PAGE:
575707-1449742854         Junker Jörg aka Martin Luther.

Heresy down under

So what had the Australian health professionals done to arouse the wrath of the “Church”? Not much. Jennifer Elliott has more than 30 years of experience and is the author of the excellent book, Baby Boomers, Bellies & Blood Sugars  which is distinguished by its straight-forward practical approach and does not seem to tweak anybody’s beard. In fact, she was not really accused of any specific thing although the message was clear: low-carbohydrate high fat (LCHF) diets are forbidden. Trying to help out, I sent an email message to Claire Hewat, head of DAA. I attached the twelve-points of evidence paper and I explained our position. I pointed out that “Ms. Elliott seems quite upset and genuinely puzzled since carbohydrate restriction has been a treatment for diabetes more or less forever, certainly going back to Elliott Joslin (early twentieth century physician and authority on diabetes).”

hewat_claire11474634995-300x224        Claire Hewat, head of DAA.

I mentioned an interview with a reporter from the New York Times who could not understand the resistance to an established, successful and ultimately obvious therapy, — you don’t give carbohydrates to people with a disease of carbohydrate intolerance — and I made the case that the burden of proof should be on anyone who didn’t approve. I suggested a discussion, “perhaps an online webinar, in which all sides present their case. I and/or my colleagues would be glad to participate.” Claire’s answer was that I was “obviously not in possession of all the facts in this matter, nor can I apprise you of them as this is part of a confidential complaints process …nor is DAA afraid of debate but this is not the place for it.”

Not to digress too much, I loved the idea that I did not have the facts right but the facts were not available because they were confidential. It reminded me of watching a scene in one of the old Basil Rathbone Sherlock Holmes movies. Holmes is playing the violin and his arch-enemy, Professor Moriarity suddenly appears in the doorway:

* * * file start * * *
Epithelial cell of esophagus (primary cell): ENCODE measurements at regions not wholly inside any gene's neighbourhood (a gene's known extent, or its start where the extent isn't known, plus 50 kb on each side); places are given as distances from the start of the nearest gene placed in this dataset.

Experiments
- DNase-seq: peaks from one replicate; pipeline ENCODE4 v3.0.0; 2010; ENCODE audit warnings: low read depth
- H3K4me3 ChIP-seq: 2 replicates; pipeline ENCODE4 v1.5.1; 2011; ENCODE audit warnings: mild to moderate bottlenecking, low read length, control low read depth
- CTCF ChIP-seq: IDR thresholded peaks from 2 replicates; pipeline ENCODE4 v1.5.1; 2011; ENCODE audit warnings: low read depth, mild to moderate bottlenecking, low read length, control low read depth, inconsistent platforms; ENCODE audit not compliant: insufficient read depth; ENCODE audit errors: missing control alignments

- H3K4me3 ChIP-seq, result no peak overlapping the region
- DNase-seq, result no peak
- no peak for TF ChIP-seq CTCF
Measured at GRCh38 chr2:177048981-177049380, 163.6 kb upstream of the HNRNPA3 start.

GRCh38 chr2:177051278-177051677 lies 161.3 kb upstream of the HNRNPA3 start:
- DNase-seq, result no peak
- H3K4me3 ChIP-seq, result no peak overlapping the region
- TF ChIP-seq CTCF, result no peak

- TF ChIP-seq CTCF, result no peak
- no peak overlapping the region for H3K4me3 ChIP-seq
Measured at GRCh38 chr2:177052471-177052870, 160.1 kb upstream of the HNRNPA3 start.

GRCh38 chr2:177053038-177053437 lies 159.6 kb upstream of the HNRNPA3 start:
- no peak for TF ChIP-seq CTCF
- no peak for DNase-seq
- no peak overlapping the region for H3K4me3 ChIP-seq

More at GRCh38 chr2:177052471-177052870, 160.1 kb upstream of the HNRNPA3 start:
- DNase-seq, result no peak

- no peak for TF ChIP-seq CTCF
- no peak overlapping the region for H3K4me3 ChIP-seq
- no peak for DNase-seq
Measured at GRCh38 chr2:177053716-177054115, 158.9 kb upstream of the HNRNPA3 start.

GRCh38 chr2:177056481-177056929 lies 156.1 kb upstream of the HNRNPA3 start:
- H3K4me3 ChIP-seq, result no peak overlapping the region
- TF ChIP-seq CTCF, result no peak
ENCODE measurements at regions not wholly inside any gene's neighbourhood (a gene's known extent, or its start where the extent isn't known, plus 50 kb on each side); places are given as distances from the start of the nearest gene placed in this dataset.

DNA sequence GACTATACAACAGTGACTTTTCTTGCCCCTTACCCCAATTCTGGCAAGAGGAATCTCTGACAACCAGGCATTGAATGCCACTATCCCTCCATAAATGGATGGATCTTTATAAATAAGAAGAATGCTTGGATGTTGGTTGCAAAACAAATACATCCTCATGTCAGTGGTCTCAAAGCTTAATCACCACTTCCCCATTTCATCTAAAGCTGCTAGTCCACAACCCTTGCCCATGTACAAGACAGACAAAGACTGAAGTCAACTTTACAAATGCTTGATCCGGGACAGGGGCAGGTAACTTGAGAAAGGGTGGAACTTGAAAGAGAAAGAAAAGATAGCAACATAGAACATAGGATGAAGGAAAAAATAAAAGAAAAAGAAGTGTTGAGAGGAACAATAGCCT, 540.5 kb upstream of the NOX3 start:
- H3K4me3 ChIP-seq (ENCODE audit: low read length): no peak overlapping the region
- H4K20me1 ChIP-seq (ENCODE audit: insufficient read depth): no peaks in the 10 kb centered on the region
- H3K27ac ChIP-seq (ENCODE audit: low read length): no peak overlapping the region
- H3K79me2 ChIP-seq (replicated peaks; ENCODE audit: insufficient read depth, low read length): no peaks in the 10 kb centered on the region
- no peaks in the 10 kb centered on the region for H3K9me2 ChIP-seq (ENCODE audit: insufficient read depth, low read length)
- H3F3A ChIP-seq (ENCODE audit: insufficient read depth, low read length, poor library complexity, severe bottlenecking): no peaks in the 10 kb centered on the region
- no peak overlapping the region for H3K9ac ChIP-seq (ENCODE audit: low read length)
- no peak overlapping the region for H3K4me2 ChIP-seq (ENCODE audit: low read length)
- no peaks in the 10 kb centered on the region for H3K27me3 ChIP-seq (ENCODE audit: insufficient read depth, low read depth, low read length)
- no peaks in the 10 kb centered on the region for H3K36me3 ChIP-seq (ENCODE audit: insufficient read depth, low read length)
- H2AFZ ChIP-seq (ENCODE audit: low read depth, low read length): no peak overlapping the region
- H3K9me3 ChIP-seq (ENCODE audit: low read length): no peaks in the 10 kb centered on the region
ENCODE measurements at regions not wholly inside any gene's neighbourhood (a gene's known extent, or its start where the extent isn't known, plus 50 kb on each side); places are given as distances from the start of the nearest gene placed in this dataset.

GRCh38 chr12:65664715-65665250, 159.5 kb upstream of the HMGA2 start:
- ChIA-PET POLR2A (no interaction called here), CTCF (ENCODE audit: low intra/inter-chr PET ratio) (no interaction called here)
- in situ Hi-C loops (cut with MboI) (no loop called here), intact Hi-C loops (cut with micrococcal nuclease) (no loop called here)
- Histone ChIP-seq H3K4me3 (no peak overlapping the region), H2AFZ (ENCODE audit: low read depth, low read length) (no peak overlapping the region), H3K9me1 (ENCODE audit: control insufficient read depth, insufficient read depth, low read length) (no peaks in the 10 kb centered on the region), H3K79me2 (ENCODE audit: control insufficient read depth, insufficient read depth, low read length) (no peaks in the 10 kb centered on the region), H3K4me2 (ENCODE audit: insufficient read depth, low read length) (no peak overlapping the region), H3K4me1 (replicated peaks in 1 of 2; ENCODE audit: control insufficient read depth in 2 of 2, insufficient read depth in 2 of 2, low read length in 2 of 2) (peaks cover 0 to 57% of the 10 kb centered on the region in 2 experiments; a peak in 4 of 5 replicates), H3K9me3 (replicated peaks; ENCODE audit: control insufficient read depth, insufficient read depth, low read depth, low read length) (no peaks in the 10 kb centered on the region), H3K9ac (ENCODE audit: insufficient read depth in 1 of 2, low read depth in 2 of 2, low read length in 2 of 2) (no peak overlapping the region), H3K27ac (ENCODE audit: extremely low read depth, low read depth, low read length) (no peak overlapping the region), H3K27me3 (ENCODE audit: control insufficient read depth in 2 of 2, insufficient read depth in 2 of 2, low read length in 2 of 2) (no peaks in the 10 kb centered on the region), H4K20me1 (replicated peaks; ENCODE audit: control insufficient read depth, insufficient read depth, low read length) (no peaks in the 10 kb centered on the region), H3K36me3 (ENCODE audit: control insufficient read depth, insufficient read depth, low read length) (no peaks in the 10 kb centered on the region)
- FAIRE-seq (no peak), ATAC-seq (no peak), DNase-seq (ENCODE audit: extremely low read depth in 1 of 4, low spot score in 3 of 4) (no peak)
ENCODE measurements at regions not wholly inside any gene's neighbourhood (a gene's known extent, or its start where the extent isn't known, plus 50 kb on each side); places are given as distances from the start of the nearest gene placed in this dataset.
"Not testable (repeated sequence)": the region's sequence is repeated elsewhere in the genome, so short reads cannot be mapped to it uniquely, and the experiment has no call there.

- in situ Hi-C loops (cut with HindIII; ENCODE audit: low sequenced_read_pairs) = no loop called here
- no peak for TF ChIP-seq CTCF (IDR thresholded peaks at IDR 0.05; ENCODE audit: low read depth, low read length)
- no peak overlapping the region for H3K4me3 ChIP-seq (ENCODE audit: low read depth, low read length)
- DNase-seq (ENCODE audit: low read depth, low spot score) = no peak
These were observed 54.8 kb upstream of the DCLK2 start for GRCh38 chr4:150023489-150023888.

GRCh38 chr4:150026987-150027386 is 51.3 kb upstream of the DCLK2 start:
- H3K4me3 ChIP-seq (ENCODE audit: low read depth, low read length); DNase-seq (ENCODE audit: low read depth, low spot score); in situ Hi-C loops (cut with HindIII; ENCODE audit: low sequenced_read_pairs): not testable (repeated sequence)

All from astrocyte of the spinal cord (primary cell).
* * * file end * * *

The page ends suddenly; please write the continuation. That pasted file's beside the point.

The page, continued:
Moriarity: “Holmes, I’ve come to….Well, I am sure that you can deduce why I’ve come.”

Holmes: “Yes. And I’m sure you can deduce my answer.”

Moriarity: “So that’s final?”

Holmes: “I’m afraid so.”

Most distressing remains the fact that DAA constitutes a professional dietitians’ organization which should, as in Macbeth, “against his murderer shut the door, / Not bear the knife myself.” (Is this a DAAger I see before me?)

The details of Jennifer’s case are buried in evasive legal double-talk but the precipitating events make it clear that censure derives from her recommending low-carbohydrate diets to her patients with diabetes. Claire Hewat’s defense against this obvious lack of due process was that Jennifer was invited to appear before an inquiry, set up somewhat along the lines of the Diet of Worms, but Jennifer refused to appear. In fact, it would have been worse than the Diet in that there were no formal charges and even Luther had been afforded legal representation. There would certainly be no defenders, as Luther had in Frederick, the Wise. Most important, recanting was not an option — if it wasn’t about anything real, there was nothing to recant. (Like Luther, she probably would not have felt able to recant anyway). Jennifer declined to attend telling Claire that it appeared to be “an invitation to a beheading.” The net effect is that she lost her job and and legal recourse would likely be exorbitant.

The words

In the reformation, heresy might have meant simply owning a Bible in your native language, or really owning any Bible at all. The Church held onto the Latin versions which you did not get to see directly. Somewhat like governmental nutritional guidelines in our tme, it was not in your native language, and required an “expert” priest to tell you what’s what. The first English translation was accomplished by John Wycliffe and during the English Reformation, several people were actually executed for owning a Wycliffe Bible. I found it somewhat analogous to the persistent hatred of Dr. Atkins so long after his death, that, at some point, the Church in England had Wycliffe’s body exhumed and burnt at the stake.

Ultimately, Luther succeeded because of Gutenberg and the invention of movable type. Now you did not have to make copies by hand. Now Luther could really get the word out. And he wrote the word. During his period of lying low in Wartburg, he translated the Bible into German.  And he published it. It was a big hit although the German population recognized that they had been swindled — financially as well as theologically — and history records a Peasant’s Revolt which was put down with great brutality. We recognize in all this parallels to what is really going on in the establishment’s determination to repress LCHF diets. And everybody recognizes the analog of Gutenberg’s press.

Unser Gutenberg  and the Fettke case